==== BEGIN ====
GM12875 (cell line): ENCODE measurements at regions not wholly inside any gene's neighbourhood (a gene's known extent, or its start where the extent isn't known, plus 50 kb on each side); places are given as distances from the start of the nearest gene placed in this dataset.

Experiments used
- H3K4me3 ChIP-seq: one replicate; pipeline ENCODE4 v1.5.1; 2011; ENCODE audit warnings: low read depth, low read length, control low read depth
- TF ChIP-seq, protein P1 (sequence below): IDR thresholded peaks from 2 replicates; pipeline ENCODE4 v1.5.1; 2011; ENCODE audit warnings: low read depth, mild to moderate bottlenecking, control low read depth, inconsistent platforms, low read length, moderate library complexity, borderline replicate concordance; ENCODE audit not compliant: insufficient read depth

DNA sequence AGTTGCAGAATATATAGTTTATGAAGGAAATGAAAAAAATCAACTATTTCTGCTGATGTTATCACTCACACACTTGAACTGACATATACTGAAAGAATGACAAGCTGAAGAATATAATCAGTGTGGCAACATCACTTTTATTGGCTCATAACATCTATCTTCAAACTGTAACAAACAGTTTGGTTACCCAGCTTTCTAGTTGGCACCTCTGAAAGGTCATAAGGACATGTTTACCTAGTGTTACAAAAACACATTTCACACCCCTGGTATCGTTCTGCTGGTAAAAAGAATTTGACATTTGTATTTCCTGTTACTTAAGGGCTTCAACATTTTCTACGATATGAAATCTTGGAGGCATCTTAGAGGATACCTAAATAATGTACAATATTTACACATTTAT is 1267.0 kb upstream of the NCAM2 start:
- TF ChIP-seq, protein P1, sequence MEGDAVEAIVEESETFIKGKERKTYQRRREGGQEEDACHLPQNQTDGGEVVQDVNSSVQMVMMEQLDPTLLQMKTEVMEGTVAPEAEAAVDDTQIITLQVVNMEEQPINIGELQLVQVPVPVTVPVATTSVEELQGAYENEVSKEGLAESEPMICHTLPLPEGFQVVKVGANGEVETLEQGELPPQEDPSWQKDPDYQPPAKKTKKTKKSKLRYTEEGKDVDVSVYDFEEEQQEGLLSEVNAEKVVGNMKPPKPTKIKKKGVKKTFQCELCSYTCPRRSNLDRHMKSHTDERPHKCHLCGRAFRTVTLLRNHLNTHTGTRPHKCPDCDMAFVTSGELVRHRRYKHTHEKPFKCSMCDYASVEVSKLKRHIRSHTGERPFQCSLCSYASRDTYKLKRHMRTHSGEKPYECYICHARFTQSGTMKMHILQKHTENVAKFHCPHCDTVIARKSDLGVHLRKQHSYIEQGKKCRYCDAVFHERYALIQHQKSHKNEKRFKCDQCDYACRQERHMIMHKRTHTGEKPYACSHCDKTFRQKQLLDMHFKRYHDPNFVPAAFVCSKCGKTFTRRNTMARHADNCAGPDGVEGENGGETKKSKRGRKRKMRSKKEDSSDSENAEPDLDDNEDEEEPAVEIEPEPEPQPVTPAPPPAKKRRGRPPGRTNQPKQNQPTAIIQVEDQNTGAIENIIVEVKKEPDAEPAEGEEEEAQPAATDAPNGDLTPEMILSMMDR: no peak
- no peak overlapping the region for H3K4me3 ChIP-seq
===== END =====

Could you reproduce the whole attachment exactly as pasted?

GM12875 (cell line): ENCODE measurements at regions not wholly inside any gene's neighbourhood (a gene's known extent, or its start where the extent isn't known, plus 50 kb on each side); places are given as distances from the start of the nearest gene placed in this dataset.

Experiments used
- H3K4me3 ChIP-seq: one replicate; pipeline ENCODE4 v1.5.1; 2011; ENCODE audit warnings: low read depth, low read length, control low read depth
- TF ChIP-seq, protein P1 (sequence below): IDR thresholded peaks from 2 replicates; pipeline ENCODE4 v1.5.1; 2011; ENCODE audit warnings: low read depth, mild to moderate bottlenecking, control low read depth, inconsistent platforms, low read length, moderate library complexity, borderline replicate concordance; ENCODE audit not compliant: insufficient read depth

DNA sequence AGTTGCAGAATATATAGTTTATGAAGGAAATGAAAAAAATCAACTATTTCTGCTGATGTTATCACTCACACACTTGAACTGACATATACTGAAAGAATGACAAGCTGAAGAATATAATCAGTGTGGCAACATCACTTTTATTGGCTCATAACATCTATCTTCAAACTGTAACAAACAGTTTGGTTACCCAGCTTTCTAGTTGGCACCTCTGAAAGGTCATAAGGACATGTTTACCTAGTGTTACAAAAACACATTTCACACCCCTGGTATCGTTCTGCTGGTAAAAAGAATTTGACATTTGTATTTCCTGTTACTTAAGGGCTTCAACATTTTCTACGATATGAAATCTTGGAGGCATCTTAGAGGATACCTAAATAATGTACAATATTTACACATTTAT is 1267.0 kb upstream of the NCAM2 start:
- TF ChIP-seq, protein P1, sequence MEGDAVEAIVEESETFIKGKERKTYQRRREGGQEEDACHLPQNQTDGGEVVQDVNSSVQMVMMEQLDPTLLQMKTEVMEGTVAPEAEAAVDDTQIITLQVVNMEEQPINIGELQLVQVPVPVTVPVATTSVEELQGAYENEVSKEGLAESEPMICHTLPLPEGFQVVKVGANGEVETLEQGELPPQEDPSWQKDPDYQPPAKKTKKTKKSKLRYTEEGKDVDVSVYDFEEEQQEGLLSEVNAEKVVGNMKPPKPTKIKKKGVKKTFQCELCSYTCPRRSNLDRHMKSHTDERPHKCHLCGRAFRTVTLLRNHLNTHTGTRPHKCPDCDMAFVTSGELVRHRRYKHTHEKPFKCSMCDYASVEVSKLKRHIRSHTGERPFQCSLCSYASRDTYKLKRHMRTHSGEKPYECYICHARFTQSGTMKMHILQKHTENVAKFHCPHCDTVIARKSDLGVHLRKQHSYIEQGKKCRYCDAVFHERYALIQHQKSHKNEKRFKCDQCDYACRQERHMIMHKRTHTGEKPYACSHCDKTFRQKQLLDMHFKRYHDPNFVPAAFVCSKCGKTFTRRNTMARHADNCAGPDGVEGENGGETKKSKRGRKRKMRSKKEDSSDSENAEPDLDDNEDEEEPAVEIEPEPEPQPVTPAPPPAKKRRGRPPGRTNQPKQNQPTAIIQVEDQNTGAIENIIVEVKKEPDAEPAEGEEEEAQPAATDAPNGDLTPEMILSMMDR: no peak
- no peak overlapping the region for H3K4me3 ChIP-seq